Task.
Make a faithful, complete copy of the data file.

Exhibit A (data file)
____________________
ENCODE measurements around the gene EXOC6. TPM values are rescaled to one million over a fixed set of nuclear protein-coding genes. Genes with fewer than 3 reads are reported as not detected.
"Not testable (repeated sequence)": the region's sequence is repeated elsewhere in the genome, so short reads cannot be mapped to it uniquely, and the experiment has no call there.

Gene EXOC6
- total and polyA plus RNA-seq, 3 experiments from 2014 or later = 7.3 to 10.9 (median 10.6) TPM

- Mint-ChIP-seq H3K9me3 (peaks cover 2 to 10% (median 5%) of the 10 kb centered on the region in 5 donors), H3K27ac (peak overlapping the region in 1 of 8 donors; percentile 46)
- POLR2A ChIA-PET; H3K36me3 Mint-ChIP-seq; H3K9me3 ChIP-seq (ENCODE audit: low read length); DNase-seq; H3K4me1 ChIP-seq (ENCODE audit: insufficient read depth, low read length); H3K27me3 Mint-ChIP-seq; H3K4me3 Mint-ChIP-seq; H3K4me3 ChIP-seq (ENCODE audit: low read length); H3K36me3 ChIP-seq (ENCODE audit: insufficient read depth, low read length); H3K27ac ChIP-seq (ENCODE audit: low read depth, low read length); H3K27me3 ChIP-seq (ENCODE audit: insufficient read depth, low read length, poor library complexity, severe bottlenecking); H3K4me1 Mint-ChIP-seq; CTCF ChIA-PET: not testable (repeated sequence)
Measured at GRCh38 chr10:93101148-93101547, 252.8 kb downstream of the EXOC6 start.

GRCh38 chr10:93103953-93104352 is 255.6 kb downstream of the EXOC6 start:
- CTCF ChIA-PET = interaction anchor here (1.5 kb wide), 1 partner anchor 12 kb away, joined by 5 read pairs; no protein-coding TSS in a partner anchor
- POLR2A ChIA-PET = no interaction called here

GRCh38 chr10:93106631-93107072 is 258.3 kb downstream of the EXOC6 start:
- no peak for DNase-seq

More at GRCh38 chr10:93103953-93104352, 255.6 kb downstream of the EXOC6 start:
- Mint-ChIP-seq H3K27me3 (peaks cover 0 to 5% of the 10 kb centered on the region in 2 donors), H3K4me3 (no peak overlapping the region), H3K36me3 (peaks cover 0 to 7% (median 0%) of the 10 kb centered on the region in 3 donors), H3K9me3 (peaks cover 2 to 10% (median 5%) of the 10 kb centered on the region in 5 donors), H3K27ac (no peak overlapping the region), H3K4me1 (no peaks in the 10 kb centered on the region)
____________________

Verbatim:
ENCODE measurements around the gene EXOC6. TPM values are rescaled to one million over a fixed set of nuclear protein-coding genes. Genes with fewer than 3 reads are reported as not detected.
"Not testable (repeated sequence)": the region's sequence is repeated elsewhere in the genome, so short reads cannot be mapped to it uniquely, and the experiment has no call there.

Gene EXOC6
- total and polyA plus RNA-seq, 3 experiments from 2014 or later = 7.3 to 10.9 (median 10.6) TPM

- Mint-ChIP-seq H3K9me3 (peaks cover 2 to 10% (median 5%) of the 10 kb centered on the region in 5 donors), H3K27ac (peak overlapping the region in 1 of 8 donors; percentile 46)
- POLR2A ChIA-PET; H3K36me3 Mint-ChIP-seq; H3K9me3 ChIP-seq (ENCODE audit: low read length); DNase-seq; H3K4me1 ChIP-seq (ENCODE audit: insufficient read depth, low read length); H3K27me3 Mint-ChIP-seq; H3K4me3 Mint-ChIP-seq; H3K4me3 ChIP-seq (ENCODE audit: low read length); H3K36me3 ChIP-seq (ENCODE audit: insufficient read depth, low read length); H3K27ac ChIP-seq (ENCODE audit: low read depth, low read length); H3K27me3 ChIP-seq (ENCODE audit: insufficient read depth, low read length, poor library complexity, severe bottlenecking); H3K4me1 Mint-ChIP-seq; CTCF ChIA-PET: not testable (repeated sequence)
Measured at GRCh38 chr10:93101148-93101547, 252.8 kb downstream of the EXOC6 start.

GRCh38 chr10:93103953-93104352 is 255.6 kb downstream of the EXOC6 start:
- CTCF ChIA-PET = interaction anchor here (1.5 kb wide), 1 partner anchor 12 kb away, joined by 5 read pairs; no protein-coding TSS in a partner anchor
- POLR2A ChIA-PET = no interaction called here

GRCh38 chr10:93106631-93107072 is 258.3 kb downstream of the EXOC6 start:
- no peak for DNase-seq

More at GRCh38 chr10:93103953-93104352, 255.6 kb downstream of the EXOC6 start:
- Mint-ChIP-seq H3K27me3 (peaks cover 0 to 5% of the 10 kb centered on the region in 2 donors), H3K4me3 (no peak overlapping the region), H3K36me3 (peaks cover 0 to 7% (median 0%) of the 10 kb centered on the region in 3 donors), H3K9me3 (peaks cover 2 to 10% (median 5%) of the 10 kb centered on the region in 5 donors), H3K27ac (no peak overlapping the region), H3K4me1 (no peaks in the 10 kb centered on the region)